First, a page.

He threw his arms up and howled that dreadful bellow but I knew I hadn't hurt him much. It was for show, the way he cried. It was to intimidate me, and for a moment I felt a spark of triumph because he felt the need to frighten me. The triumph passed, and passed quickly.

He grabbed my wrist and hit it against the boat's rail. I held the gun firmly, but he hit me again and I dropped it—over the side and into the Tennessee. I let it go and he held me up by the one arm as I struggled. "Silver is no enemy of mine, little sister." He growled it at me, his hideous and misshapen mouth making the words obscene. "It is the metal of the moon, and the moon is my mistress—or didn't you know? She holds no harm for me. And neither do you."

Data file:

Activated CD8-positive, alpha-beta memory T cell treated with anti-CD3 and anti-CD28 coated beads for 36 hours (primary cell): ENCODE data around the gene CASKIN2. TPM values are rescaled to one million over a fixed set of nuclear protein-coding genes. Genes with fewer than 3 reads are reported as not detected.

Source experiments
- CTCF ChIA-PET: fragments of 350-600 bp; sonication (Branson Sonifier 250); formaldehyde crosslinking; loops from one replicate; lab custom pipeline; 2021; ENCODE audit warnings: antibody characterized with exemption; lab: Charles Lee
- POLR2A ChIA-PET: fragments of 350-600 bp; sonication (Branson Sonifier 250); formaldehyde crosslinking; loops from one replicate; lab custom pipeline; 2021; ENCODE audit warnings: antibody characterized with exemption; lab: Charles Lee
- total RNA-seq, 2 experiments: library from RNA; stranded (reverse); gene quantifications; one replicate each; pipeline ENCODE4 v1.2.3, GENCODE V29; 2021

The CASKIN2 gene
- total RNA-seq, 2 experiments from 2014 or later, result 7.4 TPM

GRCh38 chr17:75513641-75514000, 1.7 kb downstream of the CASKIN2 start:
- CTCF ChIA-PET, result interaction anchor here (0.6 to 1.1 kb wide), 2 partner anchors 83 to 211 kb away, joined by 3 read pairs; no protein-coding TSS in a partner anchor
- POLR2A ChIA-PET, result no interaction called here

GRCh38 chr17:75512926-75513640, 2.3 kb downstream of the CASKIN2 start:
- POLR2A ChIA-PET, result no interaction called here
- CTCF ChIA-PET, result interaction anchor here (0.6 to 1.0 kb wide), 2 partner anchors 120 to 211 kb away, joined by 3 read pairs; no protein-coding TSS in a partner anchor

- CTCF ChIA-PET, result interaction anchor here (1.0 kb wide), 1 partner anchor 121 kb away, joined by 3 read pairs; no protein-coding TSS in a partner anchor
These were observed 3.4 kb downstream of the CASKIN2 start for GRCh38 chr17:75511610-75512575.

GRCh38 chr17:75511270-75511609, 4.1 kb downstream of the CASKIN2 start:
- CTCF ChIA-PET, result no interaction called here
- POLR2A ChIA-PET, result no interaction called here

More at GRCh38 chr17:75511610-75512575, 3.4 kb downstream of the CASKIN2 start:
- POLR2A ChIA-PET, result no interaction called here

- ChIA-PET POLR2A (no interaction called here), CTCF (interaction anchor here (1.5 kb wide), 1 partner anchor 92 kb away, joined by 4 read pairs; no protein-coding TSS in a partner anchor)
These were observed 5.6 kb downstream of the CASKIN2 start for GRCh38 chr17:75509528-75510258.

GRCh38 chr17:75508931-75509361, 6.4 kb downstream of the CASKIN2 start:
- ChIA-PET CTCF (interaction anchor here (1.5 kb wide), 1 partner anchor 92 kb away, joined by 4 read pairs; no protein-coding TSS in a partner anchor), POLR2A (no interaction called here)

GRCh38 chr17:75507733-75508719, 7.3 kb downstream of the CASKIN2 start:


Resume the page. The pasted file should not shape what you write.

He finished speaking, and with it, he lost his interest in me. He flung me—not overboard but back against the wall, and through it. I fell so fast and met so little resistance that I was perplexed when I found myself on a floor, half on a divan and surrounded by glass, wood, and water.

In one short burst he'd cast me through the window of a cabin and I was cut, I knew. I was terribly dazed, and I was bleeding, surely. But I didn't feel it. I pulled my feet up underneath myself and rose, hanging onto the divan, and the table, and using my hands to walk as much as I was using my legs.

I'd lost the gun, but I had the rosary still, tied around my hand and useless except for it made me feel stronger.

He hadn't killed me, though he could have—or maybe he couldn't. He said the silver meant nothing, but something had repelled him. Was it the rosary? Did the beads and the cross provoke him? I know what the folk tales say about other beasts of the devil. I know how these things are supposed to work. I've been researching them for years. I've been doing my best, and my worst, to understand.